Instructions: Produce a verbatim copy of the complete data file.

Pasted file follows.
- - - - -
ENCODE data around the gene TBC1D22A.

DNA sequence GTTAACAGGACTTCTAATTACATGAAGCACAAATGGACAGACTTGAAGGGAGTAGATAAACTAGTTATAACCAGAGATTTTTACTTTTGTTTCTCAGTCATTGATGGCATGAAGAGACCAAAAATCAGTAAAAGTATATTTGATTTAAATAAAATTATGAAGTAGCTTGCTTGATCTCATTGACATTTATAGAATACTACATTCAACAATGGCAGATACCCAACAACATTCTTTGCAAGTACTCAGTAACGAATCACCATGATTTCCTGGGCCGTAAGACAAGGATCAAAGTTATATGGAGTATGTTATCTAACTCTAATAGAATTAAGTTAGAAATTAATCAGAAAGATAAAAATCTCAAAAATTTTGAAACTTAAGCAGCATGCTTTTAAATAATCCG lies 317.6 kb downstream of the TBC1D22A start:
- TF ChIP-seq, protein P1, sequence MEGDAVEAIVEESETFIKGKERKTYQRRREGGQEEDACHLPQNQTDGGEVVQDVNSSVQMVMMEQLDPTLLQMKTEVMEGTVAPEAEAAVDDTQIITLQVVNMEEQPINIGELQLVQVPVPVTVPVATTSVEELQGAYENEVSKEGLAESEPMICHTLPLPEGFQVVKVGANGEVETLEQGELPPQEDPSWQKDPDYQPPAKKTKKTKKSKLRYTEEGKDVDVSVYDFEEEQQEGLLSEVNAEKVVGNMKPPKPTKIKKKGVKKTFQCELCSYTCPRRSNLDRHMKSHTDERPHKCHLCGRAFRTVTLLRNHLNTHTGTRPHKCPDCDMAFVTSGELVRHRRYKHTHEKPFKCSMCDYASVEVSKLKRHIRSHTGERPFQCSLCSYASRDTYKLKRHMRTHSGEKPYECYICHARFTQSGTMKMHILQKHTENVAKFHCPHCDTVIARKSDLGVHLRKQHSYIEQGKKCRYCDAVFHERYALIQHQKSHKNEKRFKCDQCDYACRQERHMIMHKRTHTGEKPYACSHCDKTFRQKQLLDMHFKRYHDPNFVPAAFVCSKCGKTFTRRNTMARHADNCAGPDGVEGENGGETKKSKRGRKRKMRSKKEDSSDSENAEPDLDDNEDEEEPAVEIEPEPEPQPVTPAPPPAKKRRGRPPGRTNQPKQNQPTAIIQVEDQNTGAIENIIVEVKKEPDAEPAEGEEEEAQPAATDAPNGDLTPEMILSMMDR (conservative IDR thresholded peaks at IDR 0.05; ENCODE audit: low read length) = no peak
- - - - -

ENCODE data around the gene TBC1D22A.

DNA sequence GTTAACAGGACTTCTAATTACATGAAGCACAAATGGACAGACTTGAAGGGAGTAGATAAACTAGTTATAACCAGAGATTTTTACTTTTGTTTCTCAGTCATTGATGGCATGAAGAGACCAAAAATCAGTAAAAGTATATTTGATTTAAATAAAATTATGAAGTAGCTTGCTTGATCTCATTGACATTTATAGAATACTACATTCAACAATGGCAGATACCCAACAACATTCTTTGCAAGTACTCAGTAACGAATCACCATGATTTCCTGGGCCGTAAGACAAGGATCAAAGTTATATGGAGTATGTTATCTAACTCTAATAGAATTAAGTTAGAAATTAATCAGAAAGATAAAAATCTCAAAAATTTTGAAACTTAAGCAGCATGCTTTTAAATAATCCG lies 317.6 kb downstream of the TBC1D22A start:
- TF ChIP-seq, protein P1, sequence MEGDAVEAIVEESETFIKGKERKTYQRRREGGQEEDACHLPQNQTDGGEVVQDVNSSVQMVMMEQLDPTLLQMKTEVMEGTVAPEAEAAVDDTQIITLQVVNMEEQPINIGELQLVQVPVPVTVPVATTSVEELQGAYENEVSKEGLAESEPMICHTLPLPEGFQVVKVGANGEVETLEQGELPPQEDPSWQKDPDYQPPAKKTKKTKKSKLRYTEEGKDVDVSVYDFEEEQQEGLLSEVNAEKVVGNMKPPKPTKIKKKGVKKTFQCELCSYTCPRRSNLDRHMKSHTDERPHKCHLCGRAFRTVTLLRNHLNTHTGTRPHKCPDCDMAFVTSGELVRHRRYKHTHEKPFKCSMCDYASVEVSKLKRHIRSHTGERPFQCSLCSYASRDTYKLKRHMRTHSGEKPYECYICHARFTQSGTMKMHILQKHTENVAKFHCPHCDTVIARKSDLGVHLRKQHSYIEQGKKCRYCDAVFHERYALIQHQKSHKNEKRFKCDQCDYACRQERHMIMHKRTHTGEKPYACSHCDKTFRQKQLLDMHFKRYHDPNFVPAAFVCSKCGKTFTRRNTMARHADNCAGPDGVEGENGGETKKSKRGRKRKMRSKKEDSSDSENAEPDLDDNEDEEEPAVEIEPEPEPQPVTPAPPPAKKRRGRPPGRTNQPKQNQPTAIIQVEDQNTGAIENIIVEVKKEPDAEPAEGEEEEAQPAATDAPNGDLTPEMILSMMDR (conservative IDR thresholded peaks at IDR 0.05; ENCODE audit: low read length) = no peak